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Date posted: 9 April 2013
Australian Medical Association (AMA) President Dr Steve Hambleton has stated that factors that contribute to poor mental health and social and emotional wellbeing among Indigenous Australian peoples should be given greater priority in the nation's health policy agenda.
Nearly one-third of Aboriginal and Torres Strait Islander adults report levels of psychological distress in their lives that are two-and-a-half times the rate reported by other Australians and the situation is even more dire among Stolen generation survivors. Young Aboriginal people and Torres Strait Islanders are particularly at risk. The suicide rates for young Aboriginal and Torres Strait Islander men between 15 and 19 years of age are nearly six times that of other Australian men of that age.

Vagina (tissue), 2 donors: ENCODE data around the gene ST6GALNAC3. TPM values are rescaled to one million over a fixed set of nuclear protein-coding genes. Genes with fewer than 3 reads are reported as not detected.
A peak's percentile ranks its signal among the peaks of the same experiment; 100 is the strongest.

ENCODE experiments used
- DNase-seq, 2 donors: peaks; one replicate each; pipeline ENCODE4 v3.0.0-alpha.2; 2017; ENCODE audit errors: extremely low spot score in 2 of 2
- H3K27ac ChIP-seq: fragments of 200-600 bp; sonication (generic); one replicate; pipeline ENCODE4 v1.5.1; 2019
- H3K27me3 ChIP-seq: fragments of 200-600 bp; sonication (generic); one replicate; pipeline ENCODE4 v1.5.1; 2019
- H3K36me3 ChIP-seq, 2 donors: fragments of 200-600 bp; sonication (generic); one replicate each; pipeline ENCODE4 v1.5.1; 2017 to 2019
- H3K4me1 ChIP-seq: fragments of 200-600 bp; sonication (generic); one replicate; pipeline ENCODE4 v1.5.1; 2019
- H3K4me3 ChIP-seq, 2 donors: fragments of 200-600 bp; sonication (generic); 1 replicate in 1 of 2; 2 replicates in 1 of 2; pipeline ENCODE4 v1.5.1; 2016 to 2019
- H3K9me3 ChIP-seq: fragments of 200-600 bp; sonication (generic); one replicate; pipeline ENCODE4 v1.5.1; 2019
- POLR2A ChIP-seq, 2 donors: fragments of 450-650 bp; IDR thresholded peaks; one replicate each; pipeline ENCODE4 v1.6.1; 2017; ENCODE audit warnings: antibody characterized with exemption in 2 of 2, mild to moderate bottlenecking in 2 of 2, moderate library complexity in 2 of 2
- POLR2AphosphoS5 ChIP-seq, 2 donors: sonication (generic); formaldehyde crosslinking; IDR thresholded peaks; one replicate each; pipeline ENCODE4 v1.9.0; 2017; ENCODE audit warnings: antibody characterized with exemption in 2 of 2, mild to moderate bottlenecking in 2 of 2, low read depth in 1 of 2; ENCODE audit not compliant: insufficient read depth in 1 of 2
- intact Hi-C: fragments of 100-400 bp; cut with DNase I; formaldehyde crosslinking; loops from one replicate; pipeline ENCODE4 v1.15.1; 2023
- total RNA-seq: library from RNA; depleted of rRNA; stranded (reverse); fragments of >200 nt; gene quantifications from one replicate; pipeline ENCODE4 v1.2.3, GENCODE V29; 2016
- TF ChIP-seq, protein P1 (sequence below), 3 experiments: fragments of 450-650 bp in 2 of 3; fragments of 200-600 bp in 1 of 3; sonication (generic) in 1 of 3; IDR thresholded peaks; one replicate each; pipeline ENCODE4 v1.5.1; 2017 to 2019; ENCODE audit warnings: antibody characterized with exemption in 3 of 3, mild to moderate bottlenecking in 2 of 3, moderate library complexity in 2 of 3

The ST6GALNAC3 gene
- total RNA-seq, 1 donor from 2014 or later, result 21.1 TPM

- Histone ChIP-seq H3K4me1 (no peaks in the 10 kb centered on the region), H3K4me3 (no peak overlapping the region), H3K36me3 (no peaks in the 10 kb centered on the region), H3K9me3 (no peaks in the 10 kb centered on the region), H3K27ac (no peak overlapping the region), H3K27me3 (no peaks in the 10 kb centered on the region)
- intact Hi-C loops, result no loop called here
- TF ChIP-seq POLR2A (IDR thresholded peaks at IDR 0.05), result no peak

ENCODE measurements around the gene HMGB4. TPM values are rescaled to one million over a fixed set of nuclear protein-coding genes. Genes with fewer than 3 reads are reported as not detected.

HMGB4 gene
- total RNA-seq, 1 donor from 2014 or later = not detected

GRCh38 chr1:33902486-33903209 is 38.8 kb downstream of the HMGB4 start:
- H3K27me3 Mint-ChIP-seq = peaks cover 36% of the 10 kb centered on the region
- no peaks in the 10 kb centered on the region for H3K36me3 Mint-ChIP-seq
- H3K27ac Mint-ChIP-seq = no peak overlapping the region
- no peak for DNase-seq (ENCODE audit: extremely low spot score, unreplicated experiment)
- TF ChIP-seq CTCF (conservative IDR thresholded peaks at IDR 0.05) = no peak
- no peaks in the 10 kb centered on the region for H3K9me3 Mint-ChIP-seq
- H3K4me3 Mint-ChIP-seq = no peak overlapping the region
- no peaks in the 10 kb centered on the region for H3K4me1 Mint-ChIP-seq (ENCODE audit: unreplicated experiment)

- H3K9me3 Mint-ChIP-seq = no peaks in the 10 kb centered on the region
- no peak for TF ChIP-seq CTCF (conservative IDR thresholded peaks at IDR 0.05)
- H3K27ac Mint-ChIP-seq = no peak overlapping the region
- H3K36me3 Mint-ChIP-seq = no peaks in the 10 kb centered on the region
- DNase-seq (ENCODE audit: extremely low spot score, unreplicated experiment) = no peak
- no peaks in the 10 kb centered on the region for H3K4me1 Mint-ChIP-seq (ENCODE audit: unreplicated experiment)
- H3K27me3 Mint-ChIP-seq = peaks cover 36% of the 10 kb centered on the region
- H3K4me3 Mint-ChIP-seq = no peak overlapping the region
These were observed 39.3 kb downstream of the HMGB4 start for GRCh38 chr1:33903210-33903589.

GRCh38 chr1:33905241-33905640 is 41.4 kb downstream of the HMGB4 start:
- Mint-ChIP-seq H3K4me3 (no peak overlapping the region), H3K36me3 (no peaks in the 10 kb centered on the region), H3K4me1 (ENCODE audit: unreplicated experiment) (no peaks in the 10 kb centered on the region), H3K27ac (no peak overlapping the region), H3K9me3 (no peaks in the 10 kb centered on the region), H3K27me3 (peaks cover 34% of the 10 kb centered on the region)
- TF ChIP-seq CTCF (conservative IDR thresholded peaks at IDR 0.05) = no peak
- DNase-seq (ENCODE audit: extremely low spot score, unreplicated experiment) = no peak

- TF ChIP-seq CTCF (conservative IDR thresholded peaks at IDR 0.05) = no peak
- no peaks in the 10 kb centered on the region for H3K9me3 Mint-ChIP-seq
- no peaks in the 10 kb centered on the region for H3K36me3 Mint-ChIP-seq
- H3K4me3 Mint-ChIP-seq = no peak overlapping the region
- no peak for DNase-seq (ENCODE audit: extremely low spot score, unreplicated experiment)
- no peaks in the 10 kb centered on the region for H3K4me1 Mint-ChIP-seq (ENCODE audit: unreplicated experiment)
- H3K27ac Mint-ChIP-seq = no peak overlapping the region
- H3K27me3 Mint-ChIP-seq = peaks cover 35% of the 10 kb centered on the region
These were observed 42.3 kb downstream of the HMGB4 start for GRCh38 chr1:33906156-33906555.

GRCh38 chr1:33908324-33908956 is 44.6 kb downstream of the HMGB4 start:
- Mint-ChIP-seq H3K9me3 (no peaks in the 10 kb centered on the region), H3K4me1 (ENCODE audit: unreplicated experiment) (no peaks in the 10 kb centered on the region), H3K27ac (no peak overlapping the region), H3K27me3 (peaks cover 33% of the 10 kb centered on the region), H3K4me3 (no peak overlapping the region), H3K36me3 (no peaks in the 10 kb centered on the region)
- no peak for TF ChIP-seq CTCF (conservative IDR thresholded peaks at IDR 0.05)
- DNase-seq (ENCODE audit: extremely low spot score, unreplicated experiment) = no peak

A positive state of mental health and happiness can be a buffer against adverse circumstances and health conditions. The physical health and mental health of Aboriginal people and Torres Strait Islanders are therefore intertwined. This means that, in measuring what it will take to close the gap in Indigenous health, it is critical to include mental health and social and emotional wellbeing in the equation.
Source: NACCHO communiqué
National Communications and Media Advisor
National Aboriginal Community Controlled Health Organisation (NACCHO)
Ph: (02) 6246 9309
Fax: (02) 6248 0744
Mobile: 0401 331 251